I am sometimes referred to as “the hide lady” – this is not surprising since I spend many hours photographing from our PhotoMashatu photographic hide.
I’ve been at Mashatu Game Reserve for 5 years managing the photographic concession, and although I have access to the entire reserve, sitting quietly in the hide remains my favourite spot to photograph from.
Firstly, there is the advantage of being positioned at an angle which is ideal for wildlife photography. As wildlife photographers, we always strive to get photos at eye-level to our subjects. This helps to create a connection between the subject and the audience.
A second advantage of photographing from ground level is the change of perspective and the added advantage of increasing the distance between the subject and the background. The greater this distance, the shallower the depth of field resulting in softer backgrounds.
But apart from these photographic benefits, I find being so close to animals, without the sound of an engine running, gives me a much more intimate experience with the subject. The animals are allowing you into their space. This is a very privileged place to be as it relies on trust and these animals trust you to do no harm and better yet, capture them going about their normal lives. This intimacy really helps me with deciding on compositional elements and deciding what it is I want to portray in my image.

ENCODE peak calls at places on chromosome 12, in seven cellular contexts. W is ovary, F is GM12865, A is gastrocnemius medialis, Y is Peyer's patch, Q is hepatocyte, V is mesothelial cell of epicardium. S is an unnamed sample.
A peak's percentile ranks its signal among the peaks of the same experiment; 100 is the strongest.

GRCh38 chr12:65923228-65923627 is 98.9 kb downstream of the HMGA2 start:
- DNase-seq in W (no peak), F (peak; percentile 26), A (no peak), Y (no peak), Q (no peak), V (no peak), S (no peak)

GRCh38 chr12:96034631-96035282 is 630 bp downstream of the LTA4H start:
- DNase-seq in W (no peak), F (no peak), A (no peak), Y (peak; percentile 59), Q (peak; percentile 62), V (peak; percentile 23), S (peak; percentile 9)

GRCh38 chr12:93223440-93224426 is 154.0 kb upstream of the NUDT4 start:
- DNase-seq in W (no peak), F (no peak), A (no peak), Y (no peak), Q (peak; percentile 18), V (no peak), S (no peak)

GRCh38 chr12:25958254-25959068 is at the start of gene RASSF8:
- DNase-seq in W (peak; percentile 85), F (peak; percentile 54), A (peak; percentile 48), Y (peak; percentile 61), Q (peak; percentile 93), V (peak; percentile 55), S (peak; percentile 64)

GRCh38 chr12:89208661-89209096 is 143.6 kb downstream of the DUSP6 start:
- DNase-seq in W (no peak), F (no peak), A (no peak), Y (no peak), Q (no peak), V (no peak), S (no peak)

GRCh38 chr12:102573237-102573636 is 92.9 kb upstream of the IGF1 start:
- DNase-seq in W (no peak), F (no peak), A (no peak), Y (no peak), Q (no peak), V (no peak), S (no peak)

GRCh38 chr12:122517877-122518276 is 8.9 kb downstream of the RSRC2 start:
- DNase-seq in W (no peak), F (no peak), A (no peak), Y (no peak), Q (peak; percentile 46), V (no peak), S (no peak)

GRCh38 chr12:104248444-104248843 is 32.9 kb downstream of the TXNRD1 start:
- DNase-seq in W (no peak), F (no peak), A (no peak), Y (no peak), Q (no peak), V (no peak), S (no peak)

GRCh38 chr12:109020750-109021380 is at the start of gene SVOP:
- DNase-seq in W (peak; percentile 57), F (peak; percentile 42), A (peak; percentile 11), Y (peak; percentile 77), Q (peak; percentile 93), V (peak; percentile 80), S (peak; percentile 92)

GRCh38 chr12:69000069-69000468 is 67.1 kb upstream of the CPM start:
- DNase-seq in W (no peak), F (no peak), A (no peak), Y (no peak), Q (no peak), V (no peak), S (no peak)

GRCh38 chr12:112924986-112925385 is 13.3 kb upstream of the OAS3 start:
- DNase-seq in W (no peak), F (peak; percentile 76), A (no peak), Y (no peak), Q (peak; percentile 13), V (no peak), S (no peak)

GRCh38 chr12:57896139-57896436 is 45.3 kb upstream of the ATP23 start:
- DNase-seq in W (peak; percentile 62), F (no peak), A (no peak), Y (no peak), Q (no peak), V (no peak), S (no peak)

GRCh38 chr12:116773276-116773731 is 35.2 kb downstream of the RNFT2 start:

Our photographic hide offers a huge diversification of different species from frogs to predators and everything in between. The big highlight for most photographers at our hide is the herds of elephants that come in to drink and bath on hot days.
Hide photography takes patience, but the rewards are infinite.
Janet’s top tips for photographing from a hide:
- Be ready for anything – If possible, have a long and a wide lens available to give you different photographic options. Don’t panic shoot, take your eye off the view finder occasionally and look around for inspiration and decide what you want to capture.
- Be prepared – Have all your equipment out and easy to get to. You don’t want to be fumbling and opening zips or velcro to get to your equipment just as the animal arrives.
- Be fully immersed – Look and listen for clues of what may be approaching or what may happen. Eg. squirrels alarm calling could signify a predator approaching or branches breaking, an elephant on its way. This will give you time to prepare and be ready.
- If you know some animals are likely to come in that day, think about what you want to capture in advance and plan a shot.
- You can’t control the light – think about what you will do as the light changes. When it is very bright consider shooting for black and white where a higher contrast subject can work well against a bright sky.
by Janet Kleyn